Posted by: Jack Henry | December 24, 2013

Editor’s Corner: 9 ladies dancing

On the eighth day of Christmas, my true love gave to me: 9 ladies dancing.

I’ve dreaded today. Not because of the dancing ladies but because of the topic I came up with. That topic, my friends, is the “verbing” of nouns.

For those of you that want some examples of what “verbing a noun” is (outside of the word “verbing” itself) here you go:

Noun Example of “verbing” Existing Alternative Aesthetic Rating
action Please finish your schedules; we can’t action these items until I know who will be here. address, complete Two thumbs way down. What the heck are you trying to say?
architect As soon as we decide on a standard, we can architect the program. design, draft Puke.
author John Steinbeck authored The Red Pony in 1933. write Minus five stars out of five. This makes me want to cry.
flight “Clause said all three girls were initially conscious at the scene. Swanson and Zeien were flighted to the Milwaukee Area Medical Complex.” (from DailyWritingTips article) flown Next time? The reporter of this article should be air lifted to the Milwaukee Area Language Institute.
impact The delivery date was negatively impacted by the snow. affect Google “impacted” and look at the suggested searches. There. Now never use it again when you mean “affected.”
journal She is journaling about everything that happens on her trip. write Yuck.

Some of you may have read my rant on using the word “architect” as a verb ( Well, I have another noun that has been “verbed” and it perplexes me to no end, particularly because this time it is in my field. That word, folks, is “authoring.”

I like this quote on the topic from DailyWritingTips: “The capacity of English for turning nouns into verbs is both its glory and its bane.” That’s as much of the glory as you are going to get. I am here to tell you all about the bane. Why? Because I find the “verbing” of nouns is generally due to laziness! English is full of lovely words that mean what you are trying to say: use your words! This, and often the “new” word is not as precise as the existing word. An author is a person who writes something. I have heard people use the word “authoring” to refer to writing a book, to creating programs, to using programs to create documentation, to document, etc. Which one is it?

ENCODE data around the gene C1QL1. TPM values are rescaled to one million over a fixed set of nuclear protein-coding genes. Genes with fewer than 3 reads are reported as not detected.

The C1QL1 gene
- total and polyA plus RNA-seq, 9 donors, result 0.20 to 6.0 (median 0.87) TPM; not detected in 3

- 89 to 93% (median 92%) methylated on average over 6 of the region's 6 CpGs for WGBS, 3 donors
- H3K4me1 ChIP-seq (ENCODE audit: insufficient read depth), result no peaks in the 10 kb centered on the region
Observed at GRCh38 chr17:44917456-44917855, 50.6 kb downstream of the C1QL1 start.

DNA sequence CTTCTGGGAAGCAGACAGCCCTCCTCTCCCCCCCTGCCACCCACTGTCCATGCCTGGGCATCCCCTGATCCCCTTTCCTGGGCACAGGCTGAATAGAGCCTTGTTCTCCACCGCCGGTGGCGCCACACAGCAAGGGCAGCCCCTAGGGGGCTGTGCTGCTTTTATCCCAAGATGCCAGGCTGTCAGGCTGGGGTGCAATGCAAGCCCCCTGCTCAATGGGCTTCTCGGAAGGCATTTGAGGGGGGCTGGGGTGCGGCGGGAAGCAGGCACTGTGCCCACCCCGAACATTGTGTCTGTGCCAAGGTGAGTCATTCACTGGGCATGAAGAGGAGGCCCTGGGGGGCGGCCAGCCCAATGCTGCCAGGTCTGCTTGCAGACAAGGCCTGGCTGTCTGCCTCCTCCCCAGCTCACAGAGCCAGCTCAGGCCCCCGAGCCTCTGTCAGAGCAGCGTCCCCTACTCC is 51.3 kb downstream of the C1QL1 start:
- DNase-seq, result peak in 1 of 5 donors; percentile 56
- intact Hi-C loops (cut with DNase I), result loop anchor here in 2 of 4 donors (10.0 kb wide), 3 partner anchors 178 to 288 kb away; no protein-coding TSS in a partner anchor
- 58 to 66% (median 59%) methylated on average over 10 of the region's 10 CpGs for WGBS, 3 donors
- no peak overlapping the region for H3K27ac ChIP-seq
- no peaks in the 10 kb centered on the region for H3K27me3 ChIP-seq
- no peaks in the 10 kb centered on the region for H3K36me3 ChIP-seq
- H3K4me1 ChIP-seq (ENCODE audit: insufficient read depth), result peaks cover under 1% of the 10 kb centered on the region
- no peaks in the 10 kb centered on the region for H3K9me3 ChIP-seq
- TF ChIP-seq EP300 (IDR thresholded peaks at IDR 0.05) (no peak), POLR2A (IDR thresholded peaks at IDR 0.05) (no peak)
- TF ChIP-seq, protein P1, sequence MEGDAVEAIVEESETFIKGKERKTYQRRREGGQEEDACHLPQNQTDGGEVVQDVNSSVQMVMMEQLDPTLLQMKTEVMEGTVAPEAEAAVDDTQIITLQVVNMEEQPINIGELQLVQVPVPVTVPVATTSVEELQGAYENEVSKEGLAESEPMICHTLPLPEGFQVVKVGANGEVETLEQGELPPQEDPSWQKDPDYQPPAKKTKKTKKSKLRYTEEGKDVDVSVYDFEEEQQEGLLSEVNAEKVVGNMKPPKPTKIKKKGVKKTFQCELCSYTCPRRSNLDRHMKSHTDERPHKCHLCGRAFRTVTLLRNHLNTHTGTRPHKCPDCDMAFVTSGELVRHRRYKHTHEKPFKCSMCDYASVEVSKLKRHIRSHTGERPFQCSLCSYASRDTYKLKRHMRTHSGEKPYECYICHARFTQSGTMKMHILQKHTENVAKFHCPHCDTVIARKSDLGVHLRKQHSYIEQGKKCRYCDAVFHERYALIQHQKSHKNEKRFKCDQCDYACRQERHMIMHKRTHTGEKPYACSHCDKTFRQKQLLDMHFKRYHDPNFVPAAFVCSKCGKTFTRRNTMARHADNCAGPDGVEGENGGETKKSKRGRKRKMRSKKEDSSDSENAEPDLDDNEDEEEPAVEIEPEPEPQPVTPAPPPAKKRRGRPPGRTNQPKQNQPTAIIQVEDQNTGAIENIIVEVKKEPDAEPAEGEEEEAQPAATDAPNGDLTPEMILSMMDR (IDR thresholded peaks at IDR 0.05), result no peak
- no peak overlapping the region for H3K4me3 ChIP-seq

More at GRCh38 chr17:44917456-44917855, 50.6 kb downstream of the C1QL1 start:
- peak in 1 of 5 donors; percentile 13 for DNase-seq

The other reason I have a problem with turning nouns into verbs is that it perpetuates jargon. There are many extremely intelligent people in my field (with gigantic vocabularies) and yet they get sucked into the jargon vacuum. Again, I come back to “authoring” and “architecting.”

It is part of my job to promote clear writing that does not contain a lot of jargon, so I will continue fighting this trend according to the following rule: before perpetuating these “verbed” words, I will consider them and try to find an existing word that works better. If I can’t find something that works, then maybe I will jump on the bandwagon. (Oh, who am I kidding? I’m a fighter. I’ll use the word “impacted” for a tooth or colon, but I refused to use it where “affected” functions just as well.)

The most I can ask of you is that you make the same considerations in your writing.


Kara Church

Senior Technical Editor

619-542-6773 | Ext: 766773

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